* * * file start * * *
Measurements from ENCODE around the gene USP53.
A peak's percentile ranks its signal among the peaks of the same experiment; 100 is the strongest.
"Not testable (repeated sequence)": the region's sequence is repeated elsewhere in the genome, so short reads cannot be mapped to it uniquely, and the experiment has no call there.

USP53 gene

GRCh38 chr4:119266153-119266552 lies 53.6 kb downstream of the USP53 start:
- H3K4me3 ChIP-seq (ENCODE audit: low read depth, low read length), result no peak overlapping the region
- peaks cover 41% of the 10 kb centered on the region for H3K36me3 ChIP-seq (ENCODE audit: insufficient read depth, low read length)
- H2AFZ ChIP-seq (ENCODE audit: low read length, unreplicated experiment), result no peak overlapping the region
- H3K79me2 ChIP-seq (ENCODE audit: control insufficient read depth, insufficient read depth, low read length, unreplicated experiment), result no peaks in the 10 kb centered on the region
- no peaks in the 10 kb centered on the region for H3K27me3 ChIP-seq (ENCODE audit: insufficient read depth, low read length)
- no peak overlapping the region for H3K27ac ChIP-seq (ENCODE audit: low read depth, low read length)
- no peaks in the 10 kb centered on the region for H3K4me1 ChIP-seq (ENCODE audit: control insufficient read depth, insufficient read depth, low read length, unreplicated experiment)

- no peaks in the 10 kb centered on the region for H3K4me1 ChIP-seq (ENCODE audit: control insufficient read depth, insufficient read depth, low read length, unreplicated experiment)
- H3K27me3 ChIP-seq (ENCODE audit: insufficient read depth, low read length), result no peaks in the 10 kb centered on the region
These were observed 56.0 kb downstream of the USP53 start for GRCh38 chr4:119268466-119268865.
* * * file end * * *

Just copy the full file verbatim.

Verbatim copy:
Measurements from ENCODE around the gene USP53.
A peak's percentile ranks its signal among the peaks of the same experiment; 100 is the strongest.
"Not testable (repeated sequence)": the region's sequence is repeated elsewhere in the genome, so short reads cannot be mapped to it uniquely, and the experiment has no call there.

USP53 gene

GRCh38 chr4:119266153-119266552 lies 53.6 kb downstream of the USP53 start:
- H3K4me3 ChIP-seq (ENCODE audit: low read depth, low read length), result no peak overlapping the region
- peaks cover 41% of the 10 kb centered on the region for H3K36me3 ChIP-seq (ENCODE audit: insufficient read depth, low read length)
- H2AFZ ChIP-seq (ENCODE audit: low read length, unreplicated experiment), result no peak overlapping the region
- H3K79me2 ChIP-seq (ENCODE audit: control insufficient read depth, insufficient read depth, low read length, unreplicated experiment), result no peaks in the 10 kb centered on the region
- no peaks in the 10 kb centered on the region for H3K27me3 ChIP-seq (ENCODE audit: insufficient read depth, low read length)
- no peak overlapping the region for H3K27ac ChIP-seq (ENCODE audit: low read depth, low read length)
- no peaks in the 10 kb centered on the region for H3K4me1 ChIP-seq (ENCODE audit: control insufficient read depth, insufficient read depth, low read length, unreplicated experiment)

- no peaks in the 10 kb centered on the region for H3K4me1 ChIP-seq (ENCODE audit: control insufficient read depth, insufficient read depth, low read length, unreplicated experiment)
- H3K27me3 ChIP-seq (ENCODE audit: insufficient read depth, low read length), result no peaks in the 10 kb centered on the region
These were observed 56.0 kb downstream of the USP53 start for GRCh38 chr4:119268466-119268865.